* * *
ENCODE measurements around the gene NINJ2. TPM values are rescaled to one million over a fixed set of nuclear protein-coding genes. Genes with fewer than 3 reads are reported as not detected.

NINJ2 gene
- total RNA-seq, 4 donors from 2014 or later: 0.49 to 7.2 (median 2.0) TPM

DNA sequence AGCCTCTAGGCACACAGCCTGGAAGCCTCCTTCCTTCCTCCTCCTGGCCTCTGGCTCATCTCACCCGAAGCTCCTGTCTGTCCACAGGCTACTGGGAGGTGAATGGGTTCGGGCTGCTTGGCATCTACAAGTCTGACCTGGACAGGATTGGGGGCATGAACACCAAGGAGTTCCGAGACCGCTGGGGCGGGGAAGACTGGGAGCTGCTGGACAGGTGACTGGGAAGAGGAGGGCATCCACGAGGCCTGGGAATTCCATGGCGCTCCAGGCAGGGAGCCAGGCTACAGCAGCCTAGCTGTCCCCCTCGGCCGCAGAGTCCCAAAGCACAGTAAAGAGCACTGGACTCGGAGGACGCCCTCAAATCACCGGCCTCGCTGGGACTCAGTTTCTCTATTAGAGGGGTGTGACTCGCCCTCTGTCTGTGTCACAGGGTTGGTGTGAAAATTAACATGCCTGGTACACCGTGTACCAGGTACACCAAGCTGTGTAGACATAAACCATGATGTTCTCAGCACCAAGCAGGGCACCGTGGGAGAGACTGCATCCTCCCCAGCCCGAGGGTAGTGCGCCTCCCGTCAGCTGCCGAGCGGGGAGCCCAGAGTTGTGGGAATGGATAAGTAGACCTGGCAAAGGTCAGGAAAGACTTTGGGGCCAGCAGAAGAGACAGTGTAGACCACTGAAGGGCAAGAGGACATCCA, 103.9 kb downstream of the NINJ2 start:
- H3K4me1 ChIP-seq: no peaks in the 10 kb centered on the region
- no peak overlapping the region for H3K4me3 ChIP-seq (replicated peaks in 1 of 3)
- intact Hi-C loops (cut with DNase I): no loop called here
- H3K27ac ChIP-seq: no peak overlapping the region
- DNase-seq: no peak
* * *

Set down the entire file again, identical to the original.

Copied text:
ENCODE measurements around the gene NINJ2. TPM values are rescaled to one million over a fixed set of nuclear protein-coding genes. Genes with fewer than 3 reads are reported as not detected.

NINJ2 gene
- total RNA-seq, 4 donors from 2014 or later: 0.49 to 7.2 (median 2.0) TPM

DNA sequence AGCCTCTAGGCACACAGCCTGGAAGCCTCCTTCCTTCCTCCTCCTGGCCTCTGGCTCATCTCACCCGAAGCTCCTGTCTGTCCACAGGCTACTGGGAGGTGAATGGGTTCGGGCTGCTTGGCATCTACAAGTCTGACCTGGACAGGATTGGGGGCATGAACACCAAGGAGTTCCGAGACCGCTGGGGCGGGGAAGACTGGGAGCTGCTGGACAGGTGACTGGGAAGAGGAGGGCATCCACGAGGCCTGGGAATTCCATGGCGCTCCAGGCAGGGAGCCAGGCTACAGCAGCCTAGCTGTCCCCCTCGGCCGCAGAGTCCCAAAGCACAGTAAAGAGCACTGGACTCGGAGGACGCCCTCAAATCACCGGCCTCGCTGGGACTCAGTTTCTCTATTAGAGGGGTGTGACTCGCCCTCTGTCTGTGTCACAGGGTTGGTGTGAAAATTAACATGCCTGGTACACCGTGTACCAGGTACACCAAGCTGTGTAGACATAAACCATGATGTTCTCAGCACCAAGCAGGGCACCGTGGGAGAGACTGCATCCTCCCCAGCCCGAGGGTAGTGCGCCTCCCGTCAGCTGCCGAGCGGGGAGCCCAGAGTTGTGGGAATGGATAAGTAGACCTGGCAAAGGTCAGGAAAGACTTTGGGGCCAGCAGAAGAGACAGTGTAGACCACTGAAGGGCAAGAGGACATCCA, 103.9 kb downstream of the NINJ2 start:
- H3K4me1 ChIP-seq: no peaks in the 10 kb centered on the region
- no peak overlapping the region for H3K4me3 ChIP-seq (replicated peaks in 1 of 3)
- intact Hi-C loops (cut with DNase I): no loop called here
- H3K27ac ChIP-seq: no peak overlapping the region
- DNase-seq: no peak